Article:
Alcohol consumption, smoking, breathing through your mouth, dieting, fasting and talking for long periods of time can also contribute to bad breath. In all of these cases, frequent sips of water can help wash away the bad bacteria, dilute and remove VSC and keep your mouth moist. Reduction in saliva flow is the main cause of “morning breath”.
Many breath mints work more so because they stimulate saliva flow rather than just cover up breath odours. Sugar-free tart mints, like lemon or other citrus-flavored ones, work especially well to stimulate saliva flow. Chewing sugarless gum is a fairly good option after a meal if you cannot brush your teeth right after. Many gums and mints now contain xylitol, a sugar substitute, which has been shown to prevent tooth decay by creating an inhospitable oral pH for cavity-forming bacteria.
For some patients, frequent water consumption, mints and gums may not be enough to stimulate saliva flow. For these patients we prescribe special products designed to alleviate the symptoms of a dry mouth condition. It is important to avoid alcohol-containing mouth rinses.
Bad breath can be a by-product of certain health conditions. It may result from infections in the nose, throat or lungs, chronic sinusitis, recent tooth extraction, chronic bronchitis (as in emphysema), disturbances in your digestive system or postnasal drip. The latter is caused by allergies, common colds, hormonal changes, medications and pregnancy can create a thick nasal discharge. If this mucus constantly drips down the back of your throat, it can build up on the back of your tongue. This mucus coating then covers the bacteria that cause bad breath, in addition to serving as a food source for them.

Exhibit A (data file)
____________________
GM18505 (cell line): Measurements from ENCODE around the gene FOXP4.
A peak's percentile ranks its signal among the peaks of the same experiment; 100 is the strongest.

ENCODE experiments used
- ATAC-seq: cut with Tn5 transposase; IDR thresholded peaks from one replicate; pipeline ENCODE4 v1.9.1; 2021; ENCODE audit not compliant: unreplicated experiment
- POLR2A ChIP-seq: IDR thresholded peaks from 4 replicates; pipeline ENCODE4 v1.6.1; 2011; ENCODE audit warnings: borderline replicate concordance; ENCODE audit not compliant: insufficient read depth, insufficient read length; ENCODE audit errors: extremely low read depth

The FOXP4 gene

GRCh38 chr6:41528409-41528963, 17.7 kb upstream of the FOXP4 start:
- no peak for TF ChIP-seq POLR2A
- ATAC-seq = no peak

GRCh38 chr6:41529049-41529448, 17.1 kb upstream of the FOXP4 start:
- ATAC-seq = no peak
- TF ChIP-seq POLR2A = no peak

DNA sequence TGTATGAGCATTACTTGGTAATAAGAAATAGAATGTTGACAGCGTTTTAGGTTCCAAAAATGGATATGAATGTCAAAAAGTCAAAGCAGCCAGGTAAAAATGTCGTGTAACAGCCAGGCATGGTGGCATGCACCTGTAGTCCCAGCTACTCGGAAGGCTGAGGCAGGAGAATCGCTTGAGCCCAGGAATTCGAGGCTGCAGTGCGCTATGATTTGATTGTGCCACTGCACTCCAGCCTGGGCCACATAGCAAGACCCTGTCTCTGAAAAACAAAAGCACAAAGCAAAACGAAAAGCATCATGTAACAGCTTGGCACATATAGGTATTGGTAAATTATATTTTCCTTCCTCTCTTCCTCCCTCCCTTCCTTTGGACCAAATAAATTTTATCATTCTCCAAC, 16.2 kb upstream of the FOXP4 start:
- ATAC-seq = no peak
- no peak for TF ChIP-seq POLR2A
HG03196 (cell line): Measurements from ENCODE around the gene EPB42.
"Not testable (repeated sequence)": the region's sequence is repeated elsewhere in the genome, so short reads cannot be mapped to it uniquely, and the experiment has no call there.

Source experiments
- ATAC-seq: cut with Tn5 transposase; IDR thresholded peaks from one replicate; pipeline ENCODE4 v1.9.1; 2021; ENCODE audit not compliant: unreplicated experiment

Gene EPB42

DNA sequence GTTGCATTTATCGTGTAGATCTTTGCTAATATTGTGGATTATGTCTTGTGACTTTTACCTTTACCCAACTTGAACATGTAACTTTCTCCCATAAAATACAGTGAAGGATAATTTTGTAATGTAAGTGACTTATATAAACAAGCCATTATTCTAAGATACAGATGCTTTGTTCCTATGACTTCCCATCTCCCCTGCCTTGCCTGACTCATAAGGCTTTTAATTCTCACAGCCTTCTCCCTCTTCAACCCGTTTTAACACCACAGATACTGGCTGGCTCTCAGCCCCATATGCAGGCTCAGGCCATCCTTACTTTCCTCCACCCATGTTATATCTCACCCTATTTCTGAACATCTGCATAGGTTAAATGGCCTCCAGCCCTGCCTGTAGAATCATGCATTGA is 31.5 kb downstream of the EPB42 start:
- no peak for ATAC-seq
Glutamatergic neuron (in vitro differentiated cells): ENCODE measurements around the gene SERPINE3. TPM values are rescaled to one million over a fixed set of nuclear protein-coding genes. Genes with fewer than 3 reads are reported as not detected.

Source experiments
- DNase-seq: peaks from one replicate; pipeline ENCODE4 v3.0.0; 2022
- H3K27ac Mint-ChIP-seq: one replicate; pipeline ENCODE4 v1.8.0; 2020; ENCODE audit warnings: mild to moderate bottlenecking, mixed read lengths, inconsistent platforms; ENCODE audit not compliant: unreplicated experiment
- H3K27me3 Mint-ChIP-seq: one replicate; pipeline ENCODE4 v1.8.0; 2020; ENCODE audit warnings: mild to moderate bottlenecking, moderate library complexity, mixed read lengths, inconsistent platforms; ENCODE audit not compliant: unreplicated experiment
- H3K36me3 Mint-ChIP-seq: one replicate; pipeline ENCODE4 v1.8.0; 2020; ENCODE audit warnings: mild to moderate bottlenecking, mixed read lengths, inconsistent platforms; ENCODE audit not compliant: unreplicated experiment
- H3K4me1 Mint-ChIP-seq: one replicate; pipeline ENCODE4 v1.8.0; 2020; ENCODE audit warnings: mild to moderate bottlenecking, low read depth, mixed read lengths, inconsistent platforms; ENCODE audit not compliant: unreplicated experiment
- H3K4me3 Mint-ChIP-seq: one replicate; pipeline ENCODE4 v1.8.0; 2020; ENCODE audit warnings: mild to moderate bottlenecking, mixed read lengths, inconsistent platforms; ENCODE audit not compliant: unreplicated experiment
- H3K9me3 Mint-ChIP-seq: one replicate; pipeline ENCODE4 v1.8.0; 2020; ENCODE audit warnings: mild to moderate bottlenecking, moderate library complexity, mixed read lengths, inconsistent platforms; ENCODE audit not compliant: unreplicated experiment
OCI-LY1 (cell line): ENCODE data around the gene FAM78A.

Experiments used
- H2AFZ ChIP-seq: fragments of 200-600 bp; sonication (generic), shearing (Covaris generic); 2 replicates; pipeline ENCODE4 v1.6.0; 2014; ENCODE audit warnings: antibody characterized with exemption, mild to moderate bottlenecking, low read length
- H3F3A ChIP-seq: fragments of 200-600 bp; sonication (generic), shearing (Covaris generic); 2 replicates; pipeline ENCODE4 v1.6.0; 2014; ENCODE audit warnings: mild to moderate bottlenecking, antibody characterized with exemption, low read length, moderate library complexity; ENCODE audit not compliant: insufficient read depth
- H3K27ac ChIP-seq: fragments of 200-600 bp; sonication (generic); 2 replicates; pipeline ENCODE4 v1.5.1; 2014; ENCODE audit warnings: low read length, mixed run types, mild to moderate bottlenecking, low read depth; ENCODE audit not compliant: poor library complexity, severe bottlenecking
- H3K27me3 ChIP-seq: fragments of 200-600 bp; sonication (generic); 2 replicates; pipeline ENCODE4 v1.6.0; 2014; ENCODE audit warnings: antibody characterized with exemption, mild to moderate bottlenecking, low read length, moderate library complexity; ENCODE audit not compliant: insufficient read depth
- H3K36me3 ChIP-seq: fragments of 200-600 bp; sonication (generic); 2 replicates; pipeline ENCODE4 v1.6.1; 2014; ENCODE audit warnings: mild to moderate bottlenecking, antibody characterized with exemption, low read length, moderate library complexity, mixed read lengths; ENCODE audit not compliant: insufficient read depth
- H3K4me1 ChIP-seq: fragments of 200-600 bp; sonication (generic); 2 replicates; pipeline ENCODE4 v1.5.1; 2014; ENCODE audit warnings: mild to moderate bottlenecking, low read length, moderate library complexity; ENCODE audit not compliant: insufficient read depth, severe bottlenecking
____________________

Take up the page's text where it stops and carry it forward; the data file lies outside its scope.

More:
How to treat or prevent bad breath:
Good oral hygiene: Knowing the cause is half the battle in fighting bad breath, and the best weapon you have is good oral hygiene. Caring for your mouth will help limit food residue and plaque build-up and reduce the risk of developing tooth decay and periodontal disease. We recommend that you brush your teeth twice a day with fluoride-containing toothpaste and clean between your teeth once a day by using an interdental cleaner such as floss. Brush your tongue too, to remove bacteria and plaque that contribute to oral odours (especially on the back of the tongue, where most of these bacteria are found).Chlorine Dioxide toothpastes, mouthwashes and breath sprays are very effective in treating bad breath. Chlorine Dioxide is an oxygenating compound, thereby creating a hostile environment for the bad breath bacteria and neutralizing the VSC compounds that cause gum disease and bad breath. There are a number of brands available over the counter.
- Good denture hygiene: If you wear removable dentures, take them out at night and brush them thoroughly with a denture cleanser (not toothpaste that produce scratches) before replacing them the next morning. You can soak them once a week in a denture cleanser to remove odours.
- Pay us or our hygienists a visit for a careful and discreet examination to diagnose the cause of your bad breath.
- Regular visits to our dental hygienist. During your hygiene visit, the hygienist uses an ultrasonic cleaner, like the Cavitron which will gently and comfortably disrupt the biofilm and tartar deposits and flush it, the bad bacteria and the VSC away.
- Special treatment for dry mouth syndrome.
Can I tell if my breath smells bad?
Since we become accustomed to our own odors, it’s nearly impossible to tell if your own breath smells. Cupping your hands over your mouth and nose and breathing out may not be a viable way to tell if you have bad breath, nor is licking your hand and smelling it. Most of the bad breath is created at the back of your mouth and pushed out while you are talking.
If it’s too embarrassing for you to ask a trusted friend or loved one if your breath smells, you can always ask us: your dentist or hygienist. We can tell if you are at risk and what can be done to help you.
Give us a call today!